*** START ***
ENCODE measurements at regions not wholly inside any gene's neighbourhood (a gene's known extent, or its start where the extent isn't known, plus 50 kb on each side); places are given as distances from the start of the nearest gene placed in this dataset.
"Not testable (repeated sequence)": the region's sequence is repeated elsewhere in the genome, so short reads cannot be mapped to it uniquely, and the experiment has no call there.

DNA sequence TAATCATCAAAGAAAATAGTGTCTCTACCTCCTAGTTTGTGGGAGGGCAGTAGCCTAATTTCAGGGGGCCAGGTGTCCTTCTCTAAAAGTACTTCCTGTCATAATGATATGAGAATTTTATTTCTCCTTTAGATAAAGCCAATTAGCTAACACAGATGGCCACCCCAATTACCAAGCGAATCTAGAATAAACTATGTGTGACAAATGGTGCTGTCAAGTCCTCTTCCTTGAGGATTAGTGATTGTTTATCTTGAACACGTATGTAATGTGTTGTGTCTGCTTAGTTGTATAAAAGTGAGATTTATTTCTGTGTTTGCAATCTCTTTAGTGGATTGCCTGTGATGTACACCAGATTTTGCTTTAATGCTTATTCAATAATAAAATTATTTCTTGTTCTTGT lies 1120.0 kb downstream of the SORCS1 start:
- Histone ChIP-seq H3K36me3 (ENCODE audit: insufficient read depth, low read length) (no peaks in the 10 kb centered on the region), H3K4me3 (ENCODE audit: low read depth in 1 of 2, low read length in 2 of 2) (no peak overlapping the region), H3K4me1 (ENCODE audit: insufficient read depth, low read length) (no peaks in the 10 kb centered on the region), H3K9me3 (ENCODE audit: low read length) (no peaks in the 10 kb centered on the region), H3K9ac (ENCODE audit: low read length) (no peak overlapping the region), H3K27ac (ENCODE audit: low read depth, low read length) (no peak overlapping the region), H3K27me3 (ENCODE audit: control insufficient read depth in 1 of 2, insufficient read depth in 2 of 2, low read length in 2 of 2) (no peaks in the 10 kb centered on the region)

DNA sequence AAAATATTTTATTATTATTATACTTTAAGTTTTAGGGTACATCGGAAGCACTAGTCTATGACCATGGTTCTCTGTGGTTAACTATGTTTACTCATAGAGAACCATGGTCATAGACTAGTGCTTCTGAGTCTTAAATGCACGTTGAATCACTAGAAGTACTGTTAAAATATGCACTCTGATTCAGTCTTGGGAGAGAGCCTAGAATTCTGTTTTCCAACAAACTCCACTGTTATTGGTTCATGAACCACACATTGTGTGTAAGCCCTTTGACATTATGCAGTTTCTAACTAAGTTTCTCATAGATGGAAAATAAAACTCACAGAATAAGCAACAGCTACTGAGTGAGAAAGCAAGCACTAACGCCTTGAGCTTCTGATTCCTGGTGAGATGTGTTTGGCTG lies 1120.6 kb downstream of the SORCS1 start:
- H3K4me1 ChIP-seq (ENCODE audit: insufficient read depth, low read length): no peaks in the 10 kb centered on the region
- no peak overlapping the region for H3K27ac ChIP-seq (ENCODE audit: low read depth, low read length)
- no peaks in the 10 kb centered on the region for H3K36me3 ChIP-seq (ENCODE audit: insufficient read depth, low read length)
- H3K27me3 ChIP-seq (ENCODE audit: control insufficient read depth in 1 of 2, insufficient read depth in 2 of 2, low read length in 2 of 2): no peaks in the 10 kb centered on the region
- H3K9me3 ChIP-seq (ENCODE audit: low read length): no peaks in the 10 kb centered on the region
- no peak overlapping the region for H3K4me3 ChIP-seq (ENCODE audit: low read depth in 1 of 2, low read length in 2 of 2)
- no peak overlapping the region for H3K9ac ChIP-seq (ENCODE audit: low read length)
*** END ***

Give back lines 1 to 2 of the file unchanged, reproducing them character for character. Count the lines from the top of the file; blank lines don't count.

ENCODE measurements at regions not wholly inside any gene's neighbourhood (a gene's known extent, or its start where the extent isn't known, plus 50 kb on each side); places are given as distances from the start of the nearest gene placed in this dataset.
"Not testable (repeated sequence)": the region's sequence is repeated elsewhere in the genome, so short reads cannot be mapped to it uniquely, and the experiment has no call there.